- Reefer Setting

- Reefer Value

- Actual Air Temperature

- Product Temps - taken from Nose, Middle and Tail, as we load. 

 

Unloading:- 

- Reefer Setting

- Reefer Value

- Product Temps - taken from Nose, Middle and Tail, as we unload.

 

  • Is this above is what is expected to comply with the code? 
  • While the above could be accomplished, wonder how the AIR TEMP is being taken reliably. We tried to take air temp from aiming at the air (which is hard to do as it often hits the trailer interiors) and it varies a lot from one part to other. So, wondering what other locations are doing to meet this interpretation (Don't see the code calling this out clearly in my view)
  • For  "Product to be checked at Regular intervals" part, while it makes sense for Nose, Middle and Tail Product Temps, for a large load. For smaller loads of 1 to 2 pallets, the loading time is over in a manner of few mins. So, a 3 point check of that lot size does not make sense. 

Wondering how fellow SQF warehouse teams are interpreting and would like to hear about their experience/suggestions are on this matter. 

 

Thanks in advance!

 

Regards,


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#2 erin.m.v

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Posted 24 February 2016 - 02:05 AM   Best Answer

Hello,

 

I work at a public frozen storage warehousing company and we are coming up on our third SQF audit in a few weeks.  Applying the Code to a public warehouse, where we do not own any of the product we handle, has been tricky at times, so I hope that by sharing some of what we have done to respond to these particular Code elements will be helpful.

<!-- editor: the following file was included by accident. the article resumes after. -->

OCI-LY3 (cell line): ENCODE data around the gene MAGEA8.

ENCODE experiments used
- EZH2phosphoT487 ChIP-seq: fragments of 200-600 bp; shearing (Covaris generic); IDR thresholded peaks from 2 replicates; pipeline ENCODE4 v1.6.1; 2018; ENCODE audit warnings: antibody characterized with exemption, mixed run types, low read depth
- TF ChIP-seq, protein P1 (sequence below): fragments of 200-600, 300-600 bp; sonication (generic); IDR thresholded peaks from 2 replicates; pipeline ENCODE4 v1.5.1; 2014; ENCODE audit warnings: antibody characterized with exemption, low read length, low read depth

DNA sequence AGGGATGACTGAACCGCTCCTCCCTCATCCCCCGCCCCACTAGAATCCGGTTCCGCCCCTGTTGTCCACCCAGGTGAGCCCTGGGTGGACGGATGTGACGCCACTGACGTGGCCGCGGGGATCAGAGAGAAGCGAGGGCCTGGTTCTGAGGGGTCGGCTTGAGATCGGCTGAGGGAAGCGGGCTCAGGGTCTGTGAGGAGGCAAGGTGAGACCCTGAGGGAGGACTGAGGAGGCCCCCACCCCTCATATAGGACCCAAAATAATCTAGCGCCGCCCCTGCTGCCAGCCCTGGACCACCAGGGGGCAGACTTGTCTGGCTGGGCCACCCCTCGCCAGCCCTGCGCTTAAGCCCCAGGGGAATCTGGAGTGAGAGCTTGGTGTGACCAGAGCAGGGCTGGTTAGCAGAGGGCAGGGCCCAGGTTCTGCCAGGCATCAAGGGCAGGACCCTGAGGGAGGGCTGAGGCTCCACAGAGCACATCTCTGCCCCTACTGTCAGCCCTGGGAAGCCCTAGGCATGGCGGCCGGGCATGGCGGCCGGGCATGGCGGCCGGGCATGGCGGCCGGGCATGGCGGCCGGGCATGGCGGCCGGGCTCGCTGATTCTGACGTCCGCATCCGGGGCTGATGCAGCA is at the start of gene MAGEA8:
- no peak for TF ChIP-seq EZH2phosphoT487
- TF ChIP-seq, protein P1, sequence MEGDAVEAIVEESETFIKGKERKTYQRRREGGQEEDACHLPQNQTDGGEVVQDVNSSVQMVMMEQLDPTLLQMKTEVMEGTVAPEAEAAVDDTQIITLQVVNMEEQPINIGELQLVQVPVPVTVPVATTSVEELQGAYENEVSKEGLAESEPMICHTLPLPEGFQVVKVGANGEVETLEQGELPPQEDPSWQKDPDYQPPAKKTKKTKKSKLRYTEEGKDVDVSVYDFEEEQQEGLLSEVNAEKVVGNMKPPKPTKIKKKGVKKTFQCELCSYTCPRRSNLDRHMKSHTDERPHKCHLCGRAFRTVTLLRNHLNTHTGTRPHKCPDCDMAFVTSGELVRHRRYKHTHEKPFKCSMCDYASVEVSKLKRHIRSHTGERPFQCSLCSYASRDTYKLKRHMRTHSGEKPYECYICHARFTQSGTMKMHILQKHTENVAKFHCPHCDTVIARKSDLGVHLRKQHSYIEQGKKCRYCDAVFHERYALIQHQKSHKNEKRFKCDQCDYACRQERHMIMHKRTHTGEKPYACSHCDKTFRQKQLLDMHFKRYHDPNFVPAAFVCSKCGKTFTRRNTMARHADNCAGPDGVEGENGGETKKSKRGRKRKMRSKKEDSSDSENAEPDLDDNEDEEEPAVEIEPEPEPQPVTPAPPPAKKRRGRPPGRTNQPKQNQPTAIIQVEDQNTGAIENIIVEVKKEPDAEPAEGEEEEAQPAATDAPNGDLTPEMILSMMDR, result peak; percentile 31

First off, I have to address the issue of taking air temperatures.  This is the first that I have ever heard of this.  I don't see how that interpretation can be extracted from the Code, so I would not have a hard time defending our choice to leave that step out.

 

To address your other questions about implementing procedures for complying with shipping and receiving requirements, I have gone through our Shipping Program SOP and Receiving Program SOP documents and selected some excerpts that directly relate to 12.6.8.1 Attached File  Shipping SOP Excerpts.pdf   73.5KB   51 downloads and 12.6.9.1 Attached File  Receiving SOP Excerpts.pdf   194.67KB   45 downloads

 

The document we use to record the required information for 12.6.8.1 (shipping), is referred to as a Load Summary sheet and due to differing requirements based on the type of shipment it is, we have FOUR different versions of it.  It's not ideal, but we haven't had any related problems so far.  We have the following 3 versions, plus 1 version that is computer-generated: Attached File  Container Load Summary.pdf   62.75KB   33 downloads Attached File  Railcar Load Summary.pdf   83.7KB   15 downloads Attached File  Load Summary (Blank).pdf   728.44KB   36 downloads

 

The documents we use to record the required information for 12.6.9.1 (receiving), are our Extended Cover Sheet and Receiving Report.  Before opening the doors of a shipping container (or railcar, trailer, etc.), the reefer set point and running temperatures are checked and recorded on the Extended Cover Sheet. Attached File  Extended Cover Sheet.pdf   684.55KB   33 downloads  After opening the doors, a minimum of 3 product temperatures (more if there is reason to believe there may be a problem) get recorded on the Receiving Report.  As soon as product hits the loading dock, we take the first temperature reading.  About halfway through, the second reading.  The third reading comes from the last of the product to be unloaded.